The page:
Cell phone customers’ habits and service preferences are changing as they cut back on spending, an emergent trend that doesn’t bode well for service providers, according to a broad-based U.S. survey conducted by the Opinion Research Corporation for the New Millennium Research Council.

According to this research, the recession and resulting concerns about job security and the economy is prompting millions of Americans to opt out of higher priced cell phone service plans and cut back on using high-end services such as Web browsing, email and texting. Things are likely to get worse for wireless telcos before they get better, according to the survey results.

“The era of cell phone penny pinching is officially here. Thanks to the recession, the U.S. cell phone marketplace is undergoing fundamental changes that will just get bigger as the economic downturn deepens, Allen Hepner, an NMRC scholar stated.

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“What we see in these survey findings is clear evidence that most consumers will keep a cell phone during this recession, but only after shifting to less expensive cell phone plans, such as prepaid, and also by scaling back on cell phone extras including Internet connectivity and texting.”

Four out of five Americans currently own cell phones and more than 80 percent of them have already reduced their spending “quite a bit” (39%) or “somewhat” (45%). Seventeen percent of Americans with cell phones have prepaid plans while 84 percent have service contracts—the overlap due to individuals with both types of phones. Nearly 20% of Americans with prepaid cell phone service say they switched from contract-based plans in the last six months due to concerns about their jobs or the recession. This includes 23 percent of respondents with prepaid cell phones 18-34 years old and 29 percent of African-American respondents.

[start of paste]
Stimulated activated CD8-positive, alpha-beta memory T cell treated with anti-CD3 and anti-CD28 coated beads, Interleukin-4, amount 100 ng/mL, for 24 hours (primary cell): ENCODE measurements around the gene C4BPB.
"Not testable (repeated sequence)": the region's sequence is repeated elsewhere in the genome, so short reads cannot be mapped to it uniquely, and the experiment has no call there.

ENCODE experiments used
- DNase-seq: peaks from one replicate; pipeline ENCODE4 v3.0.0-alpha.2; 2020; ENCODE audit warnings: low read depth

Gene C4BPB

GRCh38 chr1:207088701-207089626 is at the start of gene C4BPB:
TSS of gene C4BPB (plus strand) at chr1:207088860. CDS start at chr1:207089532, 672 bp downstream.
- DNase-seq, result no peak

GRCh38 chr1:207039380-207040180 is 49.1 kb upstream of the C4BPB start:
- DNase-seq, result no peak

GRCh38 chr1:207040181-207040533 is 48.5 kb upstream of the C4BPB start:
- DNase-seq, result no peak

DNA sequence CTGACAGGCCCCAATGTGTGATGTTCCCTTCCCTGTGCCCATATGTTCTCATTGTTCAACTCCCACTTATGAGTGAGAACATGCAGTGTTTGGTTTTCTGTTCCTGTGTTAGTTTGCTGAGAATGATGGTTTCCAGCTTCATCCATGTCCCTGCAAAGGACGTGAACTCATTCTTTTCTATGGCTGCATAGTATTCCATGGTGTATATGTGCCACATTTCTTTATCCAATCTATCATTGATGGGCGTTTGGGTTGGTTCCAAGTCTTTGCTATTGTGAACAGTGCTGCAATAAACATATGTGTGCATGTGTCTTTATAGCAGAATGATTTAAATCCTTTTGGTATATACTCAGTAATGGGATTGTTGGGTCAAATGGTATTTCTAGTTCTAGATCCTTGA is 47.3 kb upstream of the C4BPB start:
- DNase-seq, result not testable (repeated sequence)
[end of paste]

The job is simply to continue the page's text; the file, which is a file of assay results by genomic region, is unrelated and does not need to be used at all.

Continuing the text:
Forty-four percent of respondents 18-34, 54 percent in households making $35,000 a year or less, and 55 percent of African-Americans are among those who said they were likely to cut back on cell phone spending if the economy gets worse in the next six months as expected. On balance, cell phone users aren’t too thrilled about higher priced, “value-added” services either. Less than half (48%) said that phone extras such as Internet connectivity, email and texting are a “great deal” (29%) or of “some” value (19%).

Most prepaid customers—two-thirds–do believe they’re saving money “compared to a landline phone or contract-based cell phones,” however. Fewer 3 in 10 said they weren’t. Added Opinion Research Center researcher Graham Hueber, “It is important to note that these findings do not just point to a potential shift in consumer attitudes and habits about cell phones. The change in thinking and purchases is clearly already taking place and has been for months.

“For example that, we see that 8,740,000 Americans – that is 19 percent of consumers without a cell phone — report that they already have ‘discontinued cell phone service in the last six months because of actual job loss, fear of job loss, the recession, or any other related financial concerns.’ This strongly suggests that a recession-related shift in attitudes and purchasing habits is already underway.”

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